It's also evident that the only reason we don't build our own Diesel Electric Subs is because we only have one true ship builder, Northrop. If we were to build solely Diesels there would be a lot of people without jobs. Hence sticking with Nuclear Powered Submarines.
Wow, you were right, you don't know a lot. Electric Boat, anyone? They are a subsidiary of General Dynamics, and have been our *primary* sub builder for years - oh, and they are short work at the moment, and begging for new construction. So building diesels would actually create jobs. Twisted logic on your part, to say the least.

the gains are counterproductive
As opposed to, what, a diesel that is still vainly chugging away to get to the scene days and days after the CVBG has been attacked? Those gains were chosen for a reason. They are hardly counterproductive.

If it's clear we've had a problem in the past detecting diesel electric subs for the reasons I've given above
Which all look rather silly now, eh?

why risk further embarrasement? Is it to give them a false positive that Diesel Electric Subs are a formidable force against American Technology?
Why risk further embarassment by doing what? Allowing the sub to surface? While I may not fully believe the following line, follow along - if a sub approaches a BG, well, the nautical rules of the road don't apply under the water like they do on the surface - what would we do if he just plowed forward, ram him? Shoot him? Harass him? Oh wait, it is very likely the subs with the CVBG did that last one. So why would the diesel surface? WHat does a sub do when it gets harassed and doesn't like it? It runs. What happens to a diesel when it runs for too long? Its battery gets depleted? What then? Oh, up to the roof to run the diesel and recharge the battery. Why do you think the old noisy diesel surfaced again?

We can't even win a propaganda war in Iraq and now we're "duping" the rest of the world into thinking we have a problem with Diesels? I don't buy it.
Oh, I get it, it all ties into Iraq! Of course!
Seriously, though, you can't have it both ways. You spend an entire post summing up how defecient you think we are ASW-wise, only to say, no wait, thanks to the Gotland, we are actually ASW experts, and we are faking a diesel problem for PR purposes. Your conclusion is not supported by your thesis or the body of your arguement. You fail basic composition.

11/21/2006 4:51 AM

 
Blogger PigBoatSailor said...

Or I could be misreading your last paragraph - I blame poor writing. SO:
When in the past 10-15 years have we been so savvy with the media that we're lying to the rest of the world to "THINK" we have a problem detecting diesels? We can't even win a propaganda war in Iraq and now we're "duping" the rest of the world into thinking we have a problem with Diesels? I don't buy it.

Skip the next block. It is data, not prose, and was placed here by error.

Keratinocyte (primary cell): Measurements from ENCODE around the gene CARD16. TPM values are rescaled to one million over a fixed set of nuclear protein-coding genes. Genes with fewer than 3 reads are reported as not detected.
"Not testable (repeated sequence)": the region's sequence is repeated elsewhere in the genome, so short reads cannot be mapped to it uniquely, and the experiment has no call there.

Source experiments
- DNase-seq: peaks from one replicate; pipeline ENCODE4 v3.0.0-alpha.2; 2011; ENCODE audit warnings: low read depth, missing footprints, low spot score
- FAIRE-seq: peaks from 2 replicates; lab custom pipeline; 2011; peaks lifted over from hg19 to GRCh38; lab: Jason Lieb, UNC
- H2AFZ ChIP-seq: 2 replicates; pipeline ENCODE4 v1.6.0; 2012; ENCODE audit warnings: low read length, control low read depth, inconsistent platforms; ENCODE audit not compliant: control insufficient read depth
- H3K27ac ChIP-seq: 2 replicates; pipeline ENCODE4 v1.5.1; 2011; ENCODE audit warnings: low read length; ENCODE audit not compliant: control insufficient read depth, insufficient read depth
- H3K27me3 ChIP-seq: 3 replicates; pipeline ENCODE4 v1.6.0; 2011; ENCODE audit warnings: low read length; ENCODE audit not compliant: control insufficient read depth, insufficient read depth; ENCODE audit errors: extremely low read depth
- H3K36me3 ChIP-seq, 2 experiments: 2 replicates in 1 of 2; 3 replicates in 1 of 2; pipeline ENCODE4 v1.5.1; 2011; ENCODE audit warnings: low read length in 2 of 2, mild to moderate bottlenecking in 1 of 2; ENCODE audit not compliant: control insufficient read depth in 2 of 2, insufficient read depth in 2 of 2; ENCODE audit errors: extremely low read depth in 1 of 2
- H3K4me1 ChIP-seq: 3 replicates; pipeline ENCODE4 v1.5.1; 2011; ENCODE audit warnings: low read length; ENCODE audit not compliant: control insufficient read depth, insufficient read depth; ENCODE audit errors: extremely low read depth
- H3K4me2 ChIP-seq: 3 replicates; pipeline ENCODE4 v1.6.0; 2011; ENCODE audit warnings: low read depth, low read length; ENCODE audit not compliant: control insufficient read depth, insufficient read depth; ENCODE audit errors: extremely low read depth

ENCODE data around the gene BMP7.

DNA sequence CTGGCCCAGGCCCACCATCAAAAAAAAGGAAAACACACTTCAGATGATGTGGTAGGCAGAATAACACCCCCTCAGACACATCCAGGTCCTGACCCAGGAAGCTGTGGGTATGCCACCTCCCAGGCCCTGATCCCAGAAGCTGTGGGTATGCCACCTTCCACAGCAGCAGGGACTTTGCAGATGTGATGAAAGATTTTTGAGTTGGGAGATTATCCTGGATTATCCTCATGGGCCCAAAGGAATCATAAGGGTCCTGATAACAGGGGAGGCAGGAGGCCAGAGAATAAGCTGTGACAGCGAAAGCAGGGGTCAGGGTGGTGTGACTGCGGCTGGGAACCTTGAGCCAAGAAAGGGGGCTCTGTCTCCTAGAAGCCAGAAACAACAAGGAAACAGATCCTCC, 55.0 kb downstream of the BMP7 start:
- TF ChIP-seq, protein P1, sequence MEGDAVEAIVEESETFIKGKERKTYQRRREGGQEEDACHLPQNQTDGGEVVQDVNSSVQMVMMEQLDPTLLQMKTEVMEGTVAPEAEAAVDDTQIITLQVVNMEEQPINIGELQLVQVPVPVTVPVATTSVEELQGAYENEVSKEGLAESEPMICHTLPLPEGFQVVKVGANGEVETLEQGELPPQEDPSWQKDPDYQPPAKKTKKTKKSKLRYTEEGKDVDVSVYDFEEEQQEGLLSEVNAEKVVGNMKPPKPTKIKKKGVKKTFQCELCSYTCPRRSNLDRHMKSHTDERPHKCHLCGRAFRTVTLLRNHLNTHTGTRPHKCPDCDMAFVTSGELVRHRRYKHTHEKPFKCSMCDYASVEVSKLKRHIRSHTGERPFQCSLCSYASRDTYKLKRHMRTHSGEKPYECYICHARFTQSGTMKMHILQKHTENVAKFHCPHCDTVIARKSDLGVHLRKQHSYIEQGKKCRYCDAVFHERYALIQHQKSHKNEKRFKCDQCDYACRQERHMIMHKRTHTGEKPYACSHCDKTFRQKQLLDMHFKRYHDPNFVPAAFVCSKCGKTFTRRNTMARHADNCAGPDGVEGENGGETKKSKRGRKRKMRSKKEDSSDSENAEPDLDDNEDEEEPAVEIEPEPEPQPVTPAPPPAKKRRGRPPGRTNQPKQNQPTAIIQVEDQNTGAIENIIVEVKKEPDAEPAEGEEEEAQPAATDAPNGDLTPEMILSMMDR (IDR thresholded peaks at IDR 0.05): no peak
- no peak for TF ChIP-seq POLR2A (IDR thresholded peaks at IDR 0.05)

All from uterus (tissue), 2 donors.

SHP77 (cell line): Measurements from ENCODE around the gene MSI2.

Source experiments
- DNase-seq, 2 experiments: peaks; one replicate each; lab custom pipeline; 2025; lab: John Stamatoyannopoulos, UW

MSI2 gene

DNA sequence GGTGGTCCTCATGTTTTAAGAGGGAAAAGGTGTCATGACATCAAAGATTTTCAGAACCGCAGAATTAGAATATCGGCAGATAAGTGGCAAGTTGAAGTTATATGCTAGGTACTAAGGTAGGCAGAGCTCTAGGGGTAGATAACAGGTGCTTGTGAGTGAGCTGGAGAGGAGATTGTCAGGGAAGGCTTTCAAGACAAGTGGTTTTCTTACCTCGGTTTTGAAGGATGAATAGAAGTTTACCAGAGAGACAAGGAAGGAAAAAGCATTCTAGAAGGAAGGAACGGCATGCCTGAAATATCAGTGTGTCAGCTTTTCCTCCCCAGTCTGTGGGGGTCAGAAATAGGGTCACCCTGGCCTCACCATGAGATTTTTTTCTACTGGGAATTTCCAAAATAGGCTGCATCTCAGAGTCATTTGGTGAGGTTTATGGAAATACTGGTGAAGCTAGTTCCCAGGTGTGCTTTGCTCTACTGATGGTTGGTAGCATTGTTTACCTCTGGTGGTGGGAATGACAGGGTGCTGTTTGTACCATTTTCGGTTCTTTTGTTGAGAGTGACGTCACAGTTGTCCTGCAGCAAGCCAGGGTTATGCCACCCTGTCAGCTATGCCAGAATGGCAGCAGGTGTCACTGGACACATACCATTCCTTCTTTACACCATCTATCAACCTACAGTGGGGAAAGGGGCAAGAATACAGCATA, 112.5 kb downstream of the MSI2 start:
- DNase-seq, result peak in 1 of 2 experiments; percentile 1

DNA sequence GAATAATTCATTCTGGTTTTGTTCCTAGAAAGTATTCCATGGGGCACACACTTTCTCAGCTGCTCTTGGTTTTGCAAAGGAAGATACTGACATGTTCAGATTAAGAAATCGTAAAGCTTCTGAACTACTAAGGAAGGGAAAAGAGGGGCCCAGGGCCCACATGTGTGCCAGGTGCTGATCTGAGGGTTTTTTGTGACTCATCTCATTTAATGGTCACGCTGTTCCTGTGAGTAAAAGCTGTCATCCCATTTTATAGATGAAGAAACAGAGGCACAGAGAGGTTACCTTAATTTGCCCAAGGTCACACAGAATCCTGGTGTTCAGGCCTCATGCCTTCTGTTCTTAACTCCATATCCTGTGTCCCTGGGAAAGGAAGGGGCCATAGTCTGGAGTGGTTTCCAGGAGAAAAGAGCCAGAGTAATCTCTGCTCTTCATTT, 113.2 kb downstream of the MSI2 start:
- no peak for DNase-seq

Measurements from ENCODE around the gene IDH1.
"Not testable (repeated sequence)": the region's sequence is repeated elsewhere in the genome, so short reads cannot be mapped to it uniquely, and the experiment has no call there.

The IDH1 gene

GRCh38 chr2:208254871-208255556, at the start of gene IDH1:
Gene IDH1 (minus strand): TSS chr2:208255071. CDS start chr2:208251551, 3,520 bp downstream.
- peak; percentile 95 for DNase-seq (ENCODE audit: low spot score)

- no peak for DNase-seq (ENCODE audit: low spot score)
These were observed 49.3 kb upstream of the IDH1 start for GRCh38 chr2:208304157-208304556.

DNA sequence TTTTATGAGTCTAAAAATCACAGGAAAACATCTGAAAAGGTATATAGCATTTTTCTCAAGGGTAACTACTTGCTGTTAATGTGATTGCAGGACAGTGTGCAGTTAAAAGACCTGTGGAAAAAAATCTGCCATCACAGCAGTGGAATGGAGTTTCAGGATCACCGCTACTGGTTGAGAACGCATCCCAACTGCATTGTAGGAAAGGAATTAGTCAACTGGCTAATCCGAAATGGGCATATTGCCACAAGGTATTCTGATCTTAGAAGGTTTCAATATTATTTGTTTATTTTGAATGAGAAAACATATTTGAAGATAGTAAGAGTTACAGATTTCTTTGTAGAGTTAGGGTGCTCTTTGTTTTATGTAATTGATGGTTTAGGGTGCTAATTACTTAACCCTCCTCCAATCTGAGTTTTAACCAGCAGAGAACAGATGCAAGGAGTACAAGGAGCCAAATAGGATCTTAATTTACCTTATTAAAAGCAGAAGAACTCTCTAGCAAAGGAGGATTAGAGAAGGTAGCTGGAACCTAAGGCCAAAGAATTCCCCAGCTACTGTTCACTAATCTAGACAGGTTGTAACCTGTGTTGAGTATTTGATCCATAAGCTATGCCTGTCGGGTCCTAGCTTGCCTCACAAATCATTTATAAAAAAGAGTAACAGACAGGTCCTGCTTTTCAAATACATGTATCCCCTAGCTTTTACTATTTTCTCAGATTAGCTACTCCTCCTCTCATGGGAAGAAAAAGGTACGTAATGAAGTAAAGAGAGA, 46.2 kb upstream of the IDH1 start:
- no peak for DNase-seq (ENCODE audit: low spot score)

So, perhaps you think we do have a problem with diesels, which, if you'll read carefully, no one who actually knows of what they speak completely denies. However, neither do we think that one 1980's-type technology diesel surfacing nearby signals the beginning of the end. Is ASW a problematic issue? Definitely, the CNO called it our number one priority a few years back for a reason.

But if this is what you are saying, what is your proposal? More underwater sensors? Hard to deploy, not always in the right depth stratum, not always in just the right area. More diesels? The sub fleet argues that amongst itself on an almost yearly basis. However, budget constraints make building a sub, of any kind, well nigh impossible, and when we do manage to scrape up enough money to build a sub, we are going to spend it on a jack-of-all-trades nuke, rather than a diesel, which is, in the end summation, a specialist, as it cannot escort a carrier, conduct long-term ISR, or stay on station indefinitely waiting for strike tasking, all of which are big sub missions.

So, unless you are going to petition for significantly more money for our ASW forces, sit down and let us do our jobs with what we do have.

11/21/2006 5:09 AM

 
Anonymous Anonymous said...

I am one angry Mama Bear, over this sub incident.......what was the Navy thinking? They need to keep alert at all times, regardless of what may be the flavor of the day. My son is on that ship, along with other people's precious cargo.....lets protect our fighting men and women. After all, they are defending this country. I give the commander of the Navy two thumbs down on this one. Protect my son on board, or step down and let someone more competant run the ship! Thank you very much!